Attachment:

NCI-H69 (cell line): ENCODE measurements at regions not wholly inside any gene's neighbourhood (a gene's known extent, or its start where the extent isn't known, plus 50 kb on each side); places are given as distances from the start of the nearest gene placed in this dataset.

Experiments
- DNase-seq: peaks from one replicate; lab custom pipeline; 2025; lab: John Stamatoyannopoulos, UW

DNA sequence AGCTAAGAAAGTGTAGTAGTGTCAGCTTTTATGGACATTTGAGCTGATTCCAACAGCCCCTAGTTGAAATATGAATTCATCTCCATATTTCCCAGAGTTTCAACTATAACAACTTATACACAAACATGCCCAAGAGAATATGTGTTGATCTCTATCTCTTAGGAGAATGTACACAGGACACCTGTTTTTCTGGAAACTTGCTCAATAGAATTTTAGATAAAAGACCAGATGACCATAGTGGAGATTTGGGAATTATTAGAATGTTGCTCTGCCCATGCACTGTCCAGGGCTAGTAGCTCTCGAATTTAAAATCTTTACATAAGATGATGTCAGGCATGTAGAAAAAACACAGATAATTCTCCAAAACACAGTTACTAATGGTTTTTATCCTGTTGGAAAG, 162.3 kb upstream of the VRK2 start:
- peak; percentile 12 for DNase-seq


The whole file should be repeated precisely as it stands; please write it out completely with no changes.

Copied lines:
NCI-H69 (cell line): ENCODE measurements at regions not wholly inside any gene's neighbourhood (a gene's known extent, or its start where the extent isn't known, plus 50 kb on each side); places are given as distances from the start of the nearest gene placed in this dataset.

Experiments
- DNase-seq: peaks from one replicate; lab custom pipeline; 2025; lab: John Stamatoyannopoulos, UW

DNA sequence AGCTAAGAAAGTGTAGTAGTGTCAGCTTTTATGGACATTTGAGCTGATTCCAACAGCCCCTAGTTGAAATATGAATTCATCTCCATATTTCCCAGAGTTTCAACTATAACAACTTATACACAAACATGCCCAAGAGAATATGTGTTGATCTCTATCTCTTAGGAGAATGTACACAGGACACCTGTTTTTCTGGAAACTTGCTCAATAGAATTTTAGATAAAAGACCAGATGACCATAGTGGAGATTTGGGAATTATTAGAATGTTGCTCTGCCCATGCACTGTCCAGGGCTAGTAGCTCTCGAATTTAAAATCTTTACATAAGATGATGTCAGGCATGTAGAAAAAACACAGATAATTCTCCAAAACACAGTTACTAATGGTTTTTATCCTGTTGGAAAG, 162.3 kb upstream of the VRK2 start:
- peak; percentile 12 for DNase-seq